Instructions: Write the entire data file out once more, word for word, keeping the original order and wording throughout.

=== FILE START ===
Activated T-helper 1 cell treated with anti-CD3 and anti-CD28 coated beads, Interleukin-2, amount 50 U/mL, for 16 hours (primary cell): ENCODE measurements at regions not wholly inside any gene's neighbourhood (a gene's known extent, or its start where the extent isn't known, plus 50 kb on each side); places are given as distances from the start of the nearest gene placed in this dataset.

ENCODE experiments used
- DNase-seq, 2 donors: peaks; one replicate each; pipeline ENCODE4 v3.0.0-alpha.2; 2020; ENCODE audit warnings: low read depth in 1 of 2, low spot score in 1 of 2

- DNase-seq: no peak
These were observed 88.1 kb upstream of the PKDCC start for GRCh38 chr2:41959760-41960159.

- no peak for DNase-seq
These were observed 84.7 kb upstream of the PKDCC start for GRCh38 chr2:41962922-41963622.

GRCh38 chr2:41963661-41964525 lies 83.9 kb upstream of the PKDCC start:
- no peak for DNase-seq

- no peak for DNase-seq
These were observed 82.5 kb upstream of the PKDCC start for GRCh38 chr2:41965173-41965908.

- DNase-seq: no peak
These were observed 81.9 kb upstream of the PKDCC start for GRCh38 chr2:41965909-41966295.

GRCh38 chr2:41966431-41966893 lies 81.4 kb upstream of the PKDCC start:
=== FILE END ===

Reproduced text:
Activated T-helper 1 cell treated with anti-CD3 and anti-CD28 coated beads, Interleukin-2, amount 50 U/mL, for 16 hours (primary cell): ENCODE measurements at regions not wholly inside any gene's neighbourhood (a gene's known extent, or its start where the extent isn't known, plus 50 kb on each side); places are given as distances from the start of the nearest gene placed in this dataset.

ENCODE experiments used
- DNase-seq, 2 donors: peaks; one replicate each; pipeline ENCODE4 v3.0.0-alpha.2; 2020; ENCODE audit warnings: low read depth in 1 of 2, low spot score in 1 of 2

- DNase-seq: no peak
These were observed 88.1 kb upstream of the PKDCC start for GRCh38 chr2:41959760-41960159.

- no peak for DNase-seq
These were observed 84.7 kb upstream of the PKDCC start for GRCh38 chr2:41962922-41963622.

GRCh38 chr2:41963661-41964525 lies 83.9 kb upstream of the PKDCC start:
- no peak for DNase-seq

- no peak for DNase-seq
These were observed 82.5 kb upstream of the PKDCC start for GRCh38 chr2:41965173-41965908.

- DNase-seq: no peak
These were observed 81.9 kb upstream of the PKDCC start for GRCh38 chr2:41965909-41966295.

GRCh38 chr2:41966431-41966893 lies 81.4 kb upstream of the PKDCC start: